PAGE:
Do red dot sight work at night?
Of course it does. Red dot sight of all models and sizes work at night regardless of lighting conditions.
The main discussion is how well can the shooter aim with a red dot sight at night.
Here are a couple of factors to take into account:
- Reticle acquisition
- Manage brightness settings
- Astigmatism under low light
- Target illumination & identification
Pick up the red dot is the same during the day and at night.
Rifle is the easiest, and pistol requires more practice.
Red Dot Brightness Settings Matter In Low Light
Red dot brightness settings matter because the dot may appear too bright or too dim under different lighting conditions.
Check out these field examples below:
The reticle brightness is dialed up too high, and it obscures the steel target. It will be even harder to see if further away.
The reticle brightness is dialed down, and the shooter can ID the steel target much better.
A magnifier scope is your friend! Try it to aim better at night if the shooter has to zero the optic or for positive target ID down range.
Check out this quick 12 sec video demo:
Difference between a bright & dim 1 MOA reticle in low light
Under Low Light (Indoor)
If there is enough to see what the shooter needs to see, just dial the brightness slightly down to a happy medium.
Positive Target Identification
Long Distance (Using a weapon light)
Always identify the target and what's behind before sending rounds down range.
- Reticle may obscure the target if it's too bright (Relative to how far away)
- Even worse experience for shooters with poor eye sight
Highly recommend using a high candela weapon light to ID targets far away, but AVOID dialing up the the brightness setting too high at night, because this will happen:
Dial down the brightness on the 68 MOA ring reticle, and now the shooter ID what's down range better.
In the popular "Aimpoint Micro VS EOTech" or "Ring reticle VS single dot" debates, a small 1 or 2 MOA dot works better for the following reasons:
- Precise aiming point
- Doesn't cover up targets much (depend on target sizes & distance)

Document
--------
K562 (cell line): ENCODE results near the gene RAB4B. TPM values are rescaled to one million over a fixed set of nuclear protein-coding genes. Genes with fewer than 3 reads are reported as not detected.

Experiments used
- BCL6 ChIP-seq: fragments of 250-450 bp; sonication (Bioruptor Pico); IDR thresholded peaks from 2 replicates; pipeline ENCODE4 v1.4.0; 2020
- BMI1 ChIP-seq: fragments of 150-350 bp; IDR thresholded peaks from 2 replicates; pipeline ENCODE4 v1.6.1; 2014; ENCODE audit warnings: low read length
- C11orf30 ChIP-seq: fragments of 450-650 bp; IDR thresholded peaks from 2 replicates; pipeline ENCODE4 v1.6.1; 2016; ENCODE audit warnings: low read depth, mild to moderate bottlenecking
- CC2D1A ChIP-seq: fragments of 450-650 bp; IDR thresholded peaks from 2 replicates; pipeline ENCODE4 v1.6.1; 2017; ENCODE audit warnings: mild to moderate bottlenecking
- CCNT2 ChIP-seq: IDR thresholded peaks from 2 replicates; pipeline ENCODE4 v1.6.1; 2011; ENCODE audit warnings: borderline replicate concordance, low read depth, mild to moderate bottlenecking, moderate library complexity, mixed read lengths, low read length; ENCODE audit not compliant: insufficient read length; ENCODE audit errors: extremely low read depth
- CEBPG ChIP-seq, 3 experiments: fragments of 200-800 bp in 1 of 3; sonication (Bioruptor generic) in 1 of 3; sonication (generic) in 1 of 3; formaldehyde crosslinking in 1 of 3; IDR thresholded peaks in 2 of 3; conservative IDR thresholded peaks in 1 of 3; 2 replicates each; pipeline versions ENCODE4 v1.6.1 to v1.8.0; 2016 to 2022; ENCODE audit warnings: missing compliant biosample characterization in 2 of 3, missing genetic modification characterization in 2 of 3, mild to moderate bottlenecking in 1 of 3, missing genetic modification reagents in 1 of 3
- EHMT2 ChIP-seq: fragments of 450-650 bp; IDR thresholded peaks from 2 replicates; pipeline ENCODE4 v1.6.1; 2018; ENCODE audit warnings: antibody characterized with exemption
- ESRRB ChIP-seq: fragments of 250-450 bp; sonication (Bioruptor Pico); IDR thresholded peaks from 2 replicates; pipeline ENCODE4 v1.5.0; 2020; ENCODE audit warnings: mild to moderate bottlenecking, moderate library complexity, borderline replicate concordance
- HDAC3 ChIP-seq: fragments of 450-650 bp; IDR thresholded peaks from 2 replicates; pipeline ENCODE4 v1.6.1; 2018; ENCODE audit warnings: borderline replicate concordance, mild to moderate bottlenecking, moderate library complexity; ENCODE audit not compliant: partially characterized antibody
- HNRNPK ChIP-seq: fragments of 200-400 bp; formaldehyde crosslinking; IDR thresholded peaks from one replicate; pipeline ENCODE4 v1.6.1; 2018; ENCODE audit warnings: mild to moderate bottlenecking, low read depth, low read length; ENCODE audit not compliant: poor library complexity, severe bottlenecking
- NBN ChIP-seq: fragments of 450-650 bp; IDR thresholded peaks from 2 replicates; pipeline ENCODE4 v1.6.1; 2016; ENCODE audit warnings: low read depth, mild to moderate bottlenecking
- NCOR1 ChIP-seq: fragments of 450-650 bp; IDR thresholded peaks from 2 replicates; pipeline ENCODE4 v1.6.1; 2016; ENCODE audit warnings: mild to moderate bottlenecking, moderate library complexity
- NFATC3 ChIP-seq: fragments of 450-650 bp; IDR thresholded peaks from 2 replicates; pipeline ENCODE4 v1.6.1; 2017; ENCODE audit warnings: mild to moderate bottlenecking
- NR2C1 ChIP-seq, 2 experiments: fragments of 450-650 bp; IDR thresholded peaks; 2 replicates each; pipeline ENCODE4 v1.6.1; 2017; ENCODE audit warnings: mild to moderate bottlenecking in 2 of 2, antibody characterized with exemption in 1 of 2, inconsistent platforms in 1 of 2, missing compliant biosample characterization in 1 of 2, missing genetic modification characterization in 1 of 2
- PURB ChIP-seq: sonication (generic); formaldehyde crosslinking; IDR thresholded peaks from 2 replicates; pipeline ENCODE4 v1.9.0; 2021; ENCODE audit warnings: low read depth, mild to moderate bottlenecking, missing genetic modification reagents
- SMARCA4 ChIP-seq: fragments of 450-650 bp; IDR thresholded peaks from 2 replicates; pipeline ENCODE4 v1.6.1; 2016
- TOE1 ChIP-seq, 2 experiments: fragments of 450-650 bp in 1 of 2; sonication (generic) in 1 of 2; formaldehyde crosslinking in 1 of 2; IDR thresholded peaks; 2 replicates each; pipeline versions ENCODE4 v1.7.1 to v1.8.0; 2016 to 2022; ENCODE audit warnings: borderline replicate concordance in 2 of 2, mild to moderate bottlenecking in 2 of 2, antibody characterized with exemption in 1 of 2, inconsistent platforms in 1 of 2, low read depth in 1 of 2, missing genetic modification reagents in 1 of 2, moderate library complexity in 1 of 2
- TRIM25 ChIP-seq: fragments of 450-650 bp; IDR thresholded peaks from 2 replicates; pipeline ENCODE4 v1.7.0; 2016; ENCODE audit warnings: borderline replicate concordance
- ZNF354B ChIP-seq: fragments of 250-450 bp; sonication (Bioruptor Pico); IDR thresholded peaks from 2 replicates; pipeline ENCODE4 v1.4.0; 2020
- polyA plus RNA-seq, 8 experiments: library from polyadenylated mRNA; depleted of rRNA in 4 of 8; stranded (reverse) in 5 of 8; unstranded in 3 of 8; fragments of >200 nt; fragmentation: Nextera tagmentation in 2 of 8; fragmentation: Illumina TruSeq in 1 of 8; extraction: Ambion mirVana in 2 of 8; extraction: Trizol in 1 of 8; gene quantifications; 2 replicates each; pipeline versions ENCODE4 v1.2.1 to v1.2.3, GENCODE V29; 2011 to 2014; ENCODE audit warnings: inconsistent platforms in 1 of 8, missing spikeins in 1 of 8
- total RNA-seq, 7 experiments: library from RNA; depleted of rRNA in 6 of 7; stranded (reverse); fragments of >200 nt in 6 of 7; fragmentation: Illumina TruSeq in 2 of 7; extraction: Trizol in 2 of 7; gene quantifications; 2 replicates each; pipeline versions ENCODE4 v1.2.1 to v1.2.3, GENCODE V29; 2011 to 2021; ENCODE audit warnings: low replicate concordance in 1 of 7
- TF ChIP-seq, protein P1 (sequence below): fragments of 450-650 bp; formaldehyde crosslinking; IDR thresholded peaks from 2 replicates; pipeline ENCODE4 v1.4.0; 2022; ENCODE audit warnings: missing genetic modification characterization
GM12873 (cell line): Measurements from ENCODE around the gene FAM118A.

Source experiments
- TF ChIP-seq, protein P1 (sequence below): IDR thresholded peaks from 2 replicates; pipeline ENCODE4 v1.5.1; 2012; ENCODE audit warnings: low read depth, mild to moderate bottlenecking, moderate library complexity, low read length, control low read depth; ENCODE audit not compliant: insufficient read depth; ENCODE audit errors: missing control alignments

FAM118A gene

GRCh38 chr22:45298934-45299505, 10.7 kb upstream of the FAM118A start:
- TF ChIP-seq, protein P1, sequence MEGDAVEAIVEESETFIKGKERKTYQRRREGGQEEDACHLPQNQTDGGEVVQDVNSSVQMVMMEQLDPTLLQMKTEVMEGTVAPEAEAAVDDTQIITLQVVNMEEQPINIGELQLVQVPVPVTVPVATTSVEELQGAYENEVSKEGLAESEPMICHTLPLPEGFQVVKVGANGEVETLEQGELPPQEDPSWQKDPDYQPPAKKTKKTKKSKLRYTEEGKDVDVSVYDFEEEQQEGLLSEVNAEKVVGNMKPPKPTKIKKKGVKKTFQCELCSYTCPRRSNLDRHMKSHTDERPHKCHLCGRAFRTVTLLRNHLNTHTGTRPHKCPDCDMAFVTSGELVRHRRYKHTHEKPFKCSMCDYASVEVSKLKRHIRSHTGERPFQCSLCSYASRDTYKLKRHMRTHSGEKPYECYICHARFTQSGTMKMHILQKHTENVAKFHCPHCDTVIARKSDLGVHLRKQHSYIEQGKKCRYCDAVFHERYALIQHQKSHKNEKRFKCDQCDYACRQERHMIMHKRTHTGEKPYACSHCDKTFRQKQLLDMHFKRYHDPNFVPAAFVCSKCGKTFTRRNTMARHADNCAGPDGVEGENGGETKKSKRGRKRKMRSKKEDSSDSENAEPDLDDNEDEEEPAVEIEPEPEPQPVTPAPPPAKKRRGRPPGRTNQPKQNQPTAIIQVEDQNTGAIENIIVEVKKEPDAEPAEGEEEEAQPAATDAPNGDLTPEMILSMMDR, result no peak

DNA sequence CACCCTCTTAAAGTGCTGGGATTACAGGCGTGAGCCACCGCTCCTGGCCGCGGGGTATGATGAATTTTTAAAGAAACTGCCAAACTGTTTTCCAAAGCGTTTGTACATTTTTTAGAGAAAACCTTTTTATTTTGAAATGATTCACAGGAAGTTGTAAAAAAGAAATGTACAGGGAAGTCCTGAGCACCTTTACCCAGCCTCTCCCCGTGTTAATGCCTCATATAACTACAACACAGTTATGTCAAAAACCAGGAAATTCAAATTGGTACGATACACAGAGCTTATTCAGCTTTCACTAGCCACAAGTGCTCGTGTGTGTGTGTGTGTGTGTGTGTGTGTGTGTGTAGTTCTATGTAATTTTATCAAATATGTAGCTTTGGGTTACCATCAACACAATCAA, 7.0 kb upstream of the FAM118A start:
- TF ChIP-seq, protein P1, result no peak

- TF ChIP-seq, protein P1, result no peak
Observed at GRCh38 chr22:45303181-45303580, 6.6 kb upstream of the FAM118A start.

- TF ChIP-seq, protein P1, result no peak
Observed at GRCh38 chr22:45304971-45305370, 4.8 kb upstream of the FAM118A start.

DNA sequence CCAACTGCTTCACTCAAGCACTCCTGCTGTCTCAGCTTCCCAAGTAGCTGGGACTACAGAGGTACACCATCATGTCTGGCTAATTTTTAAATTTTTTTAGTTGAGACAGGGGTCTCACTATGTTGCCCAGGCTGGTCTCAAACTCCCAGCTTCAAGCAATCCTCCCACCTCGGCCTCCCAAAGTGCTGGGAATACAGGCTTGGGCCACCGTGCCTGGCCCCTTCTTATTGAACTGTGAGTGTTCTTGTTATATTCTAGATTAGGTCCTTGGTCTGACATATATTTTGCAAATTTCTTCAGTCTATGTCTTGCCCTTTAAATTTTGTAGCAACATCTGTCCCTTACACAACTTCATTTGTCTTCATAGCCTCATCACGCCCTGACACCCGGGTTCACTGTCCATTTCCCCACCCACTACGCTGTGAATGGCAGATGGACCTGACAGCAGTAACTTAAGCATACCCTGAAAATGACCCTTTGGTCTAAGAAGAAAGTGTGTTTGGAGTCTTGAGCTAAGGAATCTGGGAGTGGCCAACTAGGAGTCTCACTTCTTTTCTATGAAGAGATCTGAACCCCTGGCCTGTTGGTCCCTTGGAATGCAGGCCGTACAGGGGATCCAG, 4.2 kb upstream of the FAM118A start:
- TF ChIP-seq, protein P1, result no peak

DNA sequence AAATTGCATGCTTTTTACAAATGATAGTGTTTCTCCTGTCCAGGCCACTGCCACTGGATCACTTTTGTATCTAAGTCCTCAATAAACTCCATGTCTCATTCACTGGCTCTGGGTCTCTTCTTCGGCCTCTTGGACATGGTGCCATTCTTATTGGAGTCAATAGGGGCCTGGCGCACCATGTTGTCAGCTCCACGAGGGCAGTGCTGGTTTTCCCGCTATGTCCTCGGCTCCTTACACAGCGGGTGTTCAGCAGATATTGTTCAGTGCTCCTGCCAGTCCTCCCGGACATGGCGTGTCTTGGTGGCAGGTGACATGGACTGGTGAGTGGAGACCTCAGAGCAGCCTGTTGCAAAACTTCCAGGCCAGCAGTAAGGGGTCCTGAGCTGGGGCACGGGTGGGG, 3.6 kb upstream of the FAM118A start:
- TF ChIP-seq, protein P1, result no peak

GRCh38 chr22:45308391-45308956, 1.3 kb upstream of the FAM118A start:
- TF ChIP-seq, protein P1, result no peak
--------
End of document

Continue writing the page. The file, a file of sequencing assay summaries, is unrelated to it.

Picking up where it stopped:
- Uncluttered sight picture
- Less information for the eye to process
Dealing With Red Dot Emitter Starburst & Glare
Emitter starburst and emitter diode reflection can cover up the entire field of view.
The simple fix is to dial down the brightness, but they
For shooters with astigmatism, please click here to read about how to fix a blurry reticle.
Reality: Most people have varying levels of astigmatism, and not everyone's eye balls are perfectly spherical, so light entering the cornea will refract.
Fun fact - A bigger dot size tends to have less starburst effect, less dot smear, and appears to be much rounder for shooters with astigmatism.
So a 6 MOA dot will appear much bigger and rounder than a 3 MOA dot without having to dial up the brightness too much.
Tips - Transitioning Between Daylight & Low Light
- Always readjust the reticle brightness
- Try red dots with automatic brightness sensors
- Use a red dot with neutral glass tint to appear brighter
- Dial reticle brightness when ready to transition from highly lit area into a low light area
- Dial down reticle brightness to eliminate emitter starburst effect under low light
- Dial the reticle brightness to the sweet spot when using a weapon light
- Night time reticle acquisition is the same way as under daylight
- Where the shooter aims is where the bullet is going
- Use a weapon light to identify targets at night
- Avoid emitter glare reflection on the glass
- Shooters with astigmatism will still see a blurry reticle
- Close up weapon light use may wash out the reticle if its set too dim